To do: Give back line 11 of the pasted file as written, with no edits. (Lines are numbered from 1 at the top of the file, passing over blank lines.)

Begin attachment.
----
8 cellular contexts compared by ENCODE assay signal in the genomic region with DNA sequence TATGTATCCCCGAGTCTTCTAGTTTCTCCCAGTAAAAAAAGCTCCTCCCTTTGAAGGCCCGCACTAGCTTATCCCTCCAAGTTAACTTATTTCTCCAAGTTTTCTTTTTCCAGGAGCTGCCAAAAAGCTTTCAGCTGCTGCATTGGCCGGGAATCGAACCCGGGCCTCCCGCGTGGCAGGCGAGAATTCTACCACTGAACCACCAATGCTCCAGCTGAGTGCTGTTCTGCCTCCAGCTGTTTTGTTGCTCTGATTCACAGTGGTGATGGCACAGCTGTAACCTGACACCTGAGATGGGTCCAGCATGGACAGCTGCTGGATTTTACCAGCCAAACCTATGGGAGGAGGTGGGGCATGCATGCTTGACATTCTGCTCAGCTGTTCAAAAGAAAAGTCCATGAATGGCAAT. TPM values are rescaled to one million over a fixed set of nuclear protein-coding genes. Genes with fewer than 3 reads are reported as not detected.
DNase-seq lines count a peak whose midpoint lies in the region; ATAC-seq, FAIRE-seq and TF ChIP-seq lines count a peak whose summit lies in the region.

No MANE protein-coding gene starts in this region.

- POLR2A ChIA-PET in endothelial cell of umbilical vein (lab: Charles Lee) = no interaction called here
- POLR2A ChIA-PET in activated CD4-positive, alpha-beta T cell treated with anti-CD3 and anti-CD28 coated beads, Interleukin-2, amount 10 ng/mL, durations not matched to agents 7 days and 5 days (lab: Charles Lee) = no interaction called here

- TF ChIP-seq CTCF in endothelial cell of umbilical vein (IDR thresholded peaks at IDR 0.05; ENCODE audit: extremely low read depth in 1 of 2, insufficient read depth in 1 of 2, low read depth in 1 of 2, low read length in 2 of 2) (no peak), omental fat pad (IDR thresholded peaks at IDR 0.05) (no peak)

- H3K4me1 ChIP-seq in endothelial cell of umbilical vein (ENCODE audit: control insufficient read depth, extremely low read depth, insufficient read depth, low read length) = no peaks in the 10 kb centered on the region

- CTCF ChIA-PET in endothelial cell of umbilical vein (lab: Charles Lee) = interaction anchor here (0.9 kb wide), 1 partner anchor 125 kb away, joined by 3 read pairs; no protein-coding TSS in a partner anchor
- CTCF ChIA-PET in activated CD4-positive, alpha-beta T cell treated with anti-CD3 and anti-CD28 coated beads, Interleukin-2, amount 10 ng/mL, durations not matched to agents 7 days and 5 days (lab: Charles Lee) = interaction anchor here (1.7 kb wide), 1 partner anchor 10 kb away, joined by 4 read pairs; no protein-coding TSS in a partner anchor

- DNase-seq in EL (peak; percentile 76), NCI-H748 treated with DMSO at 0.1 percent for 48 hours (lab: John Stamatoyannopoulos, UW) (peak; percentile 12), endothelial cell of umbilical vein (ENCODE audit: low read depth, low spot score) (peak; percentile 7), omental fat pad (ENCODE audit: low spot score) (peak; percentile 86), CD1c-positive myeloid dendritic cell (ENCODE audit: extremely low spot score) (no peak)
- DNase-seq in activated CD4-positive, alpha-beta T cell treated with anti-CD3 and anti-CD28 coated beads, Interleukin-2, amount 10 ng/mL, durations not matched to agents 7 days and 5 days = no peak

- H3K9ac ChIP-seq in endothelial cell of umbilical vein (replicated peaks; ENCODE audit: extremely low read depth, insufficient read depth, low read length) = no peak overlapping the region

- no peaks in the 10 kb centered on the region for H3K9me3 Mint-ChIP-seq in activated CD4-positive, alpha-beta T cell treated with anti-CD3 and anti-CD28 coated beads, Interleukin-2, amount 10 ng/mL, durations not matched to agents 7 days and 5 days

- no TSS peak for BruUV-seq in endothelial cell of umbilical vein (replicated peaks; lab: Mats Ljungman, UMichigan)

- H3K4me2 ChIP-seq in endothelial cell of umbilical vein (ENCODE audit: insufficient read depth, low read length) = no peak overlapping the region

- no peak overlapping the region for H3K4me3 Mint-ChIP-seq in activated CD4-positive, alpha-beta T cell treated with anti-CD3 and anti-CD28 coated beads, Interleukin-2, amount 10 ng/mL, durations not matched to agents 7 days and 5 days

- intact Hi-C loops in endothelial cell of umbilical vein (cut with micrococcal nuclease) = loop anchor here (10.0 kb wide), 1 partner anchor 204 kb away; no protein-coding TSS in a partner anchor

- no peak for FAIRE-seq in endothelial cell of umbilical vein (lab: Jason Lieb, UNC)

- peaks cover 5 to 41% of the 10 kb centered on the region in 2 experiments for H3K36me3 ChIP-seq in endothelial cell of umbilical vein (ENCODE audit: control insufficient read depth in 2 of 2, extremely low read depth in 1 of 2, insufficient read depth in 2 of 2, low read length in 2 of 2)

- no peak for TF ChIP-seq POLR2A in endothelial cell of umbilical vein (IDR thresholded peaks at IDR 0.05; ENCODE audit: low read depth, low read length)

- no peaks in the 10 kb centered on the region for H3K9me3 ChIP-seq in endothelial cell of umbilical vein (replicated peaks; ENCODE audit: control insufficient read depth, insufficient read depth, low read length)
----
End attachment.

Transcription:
- DNase-seq in activated CD4-positive, alpha-beta T cell treated with anti-CD3 and anti-CD28 coated beads, Interleukin-2, amount 10 ng/mL, durations not matched to agents 7 days and 5 days = no peak